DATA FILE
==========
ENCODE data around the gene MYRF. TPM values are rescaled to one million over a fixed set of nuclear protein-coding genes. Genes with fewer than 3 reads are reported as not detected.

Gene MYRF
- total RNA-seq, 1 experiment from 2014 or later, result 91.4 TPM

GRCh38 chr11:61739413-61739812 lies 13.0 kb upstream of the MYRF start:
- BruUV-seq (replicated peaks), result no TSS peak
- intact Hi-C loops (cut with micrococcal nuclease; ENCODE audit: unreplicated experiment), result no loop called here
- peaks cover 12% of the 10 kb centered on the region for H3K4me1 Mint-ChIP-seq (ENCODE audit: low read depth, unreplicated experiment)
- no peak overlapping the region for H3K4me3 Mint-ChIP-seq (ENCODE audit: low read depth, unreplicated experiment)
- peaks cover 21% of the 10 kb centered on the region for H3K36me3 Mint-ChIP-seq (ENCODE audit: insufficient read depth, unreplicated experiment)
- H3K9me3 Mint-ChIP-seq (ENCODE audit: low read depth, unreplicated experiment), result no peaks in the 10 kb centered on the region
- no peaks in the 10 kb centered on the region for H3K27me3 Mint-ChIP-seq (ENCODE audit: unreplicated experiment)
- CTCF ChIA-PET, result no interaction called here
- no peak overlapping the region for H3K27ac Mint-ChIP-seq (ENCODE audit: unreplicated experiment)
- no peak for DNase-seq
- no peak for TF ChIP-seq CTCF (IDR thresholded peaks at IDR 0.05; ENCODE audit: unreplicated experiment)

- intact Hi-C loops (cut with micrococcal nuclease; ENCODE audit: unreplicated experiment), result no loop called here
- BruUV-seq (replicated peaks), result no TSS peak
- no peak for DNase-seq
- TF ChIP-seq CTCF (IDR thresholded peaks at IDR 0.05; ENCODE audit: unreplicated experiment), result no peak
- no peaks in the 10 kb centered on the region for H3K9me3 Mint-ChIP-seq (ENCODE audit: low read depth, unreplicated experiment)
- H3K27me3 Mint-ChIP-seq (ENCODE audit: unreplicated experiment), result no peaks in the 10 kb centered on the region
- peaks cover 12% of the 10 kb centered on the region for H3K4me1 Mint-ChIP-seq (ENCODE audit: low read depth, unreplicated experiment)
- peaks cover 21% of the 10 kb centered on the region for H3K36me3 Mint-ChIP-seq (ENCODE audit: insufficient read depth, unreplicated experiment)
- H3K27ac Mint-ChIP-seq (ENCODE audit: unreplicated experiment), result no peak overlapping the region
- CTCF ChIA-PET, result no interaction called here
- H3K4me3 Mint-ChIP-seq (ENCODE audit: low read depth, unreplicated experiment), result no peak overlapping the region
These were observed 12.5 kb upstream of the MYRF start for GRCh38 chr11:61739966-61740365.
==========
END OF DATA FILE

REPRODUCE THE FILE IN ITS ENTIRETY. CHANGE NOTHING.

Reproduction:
ENCODE data around the gene MYRF. TPM values are rescaled to one million over a fixed set of nuclear protein-coding genes. Genes with fewer than 3 reads are reported as not detected.

Gene MYRF
- total RNA-seq, 1 experiment from 2014 or later, result 91.4 TPM

GRCh38 chr11:61739413-61739812 lies 13.0 kb upstream of the MYRF start:
- BruUV-seq (replicated peaks), result no TSS peak
- intact Hi-C loops (cut with micrococcal nuclease; ENCODE audit: unreplicated experiment), result no loop called here
- peaks cover 12% of the 10 kb centered on the region for H3K4me1 Mint-ChIP-seq (ENCODE audit: low read depth, unreplicated experiment)
- no peak overlapping the region for H3K4me3 Mint-ChIP-seq (ENCODE audit: low read depth, unreplicated experiment)
- peaks cover 21% of the 10 kb centered on the region for H3K36me3 Mint-ChIP-seq (ENCODE audit: insufficient read depth, unreplicated experiment)
- H3K9me3 Mint-ChIP-seq (ENCODE audit: low read depth, unreplicated experiment), result no peaks in the 10 kb centered on the region
- no peaks in the 10 kb centered on the region for H3K27me3 Mint-ChIP-seq (ENCODE audit: unreplicated experiment)
- CTCF ChIA-PET, result no interaction called here
- no peak overlapping the region for H3K27ac Mint-ChIP-seq (ENCODE audit: unreplicated experiment)
- no peak for DNase-seq
- no peak for TF ChIP-seq CTCF (IDR thresholded peaks at IDR 0.05; ENCODE audit: unreplicated experiment)

- intact Hi-C loops (cut with micrococcal nuclease; ENCODE audit: unreplicated experiment), result no loop called here
- BruUV-seq (replicated peaks), result no TSS peak
- no peak for DNase-seq
- TF ChIP-seq CTCF (IDR thresholded peaks at IDR 0.05; ENCODE audit: unreplicated experiment), result no peak
- no peaks in the 10 kb centered on the region for H3K9me3 Mint-ChIP-seq (ENCODE audit: low read depth, unreplicated experiment)
- H3K27me3 Mint-ChIP-seq (ENCODE audit: unreplicated experiment), result no peaks in the 10 kb centered on the region
- peaks cover 12% of the 10 kb centered on the region for H3K4me1 Mint-ChIP-seq (ENCODE audit: low read depth, unreplicated experiment)
- peaks cover 21% of the 10 kb centered on the region for H3K36me3 Mint-ChIP-seq (ENCODE audit: insufficient read depth, unreplicated experiment)
- H3K27ac Mint-ChIP-seq (ENCODE audit: unreplicated experiment), result no peak overlapping the region
- CTCF ChIA-PET, result no interaction called here
- H3K4me3 Mint-ChIP-seq (ENCODE audit: low read depth, unreplicated experiment), result no peak overlapping the region
These were observed 12.5 kb upstream of the MYRF start for GRCh38 chr11:61739966-61740365.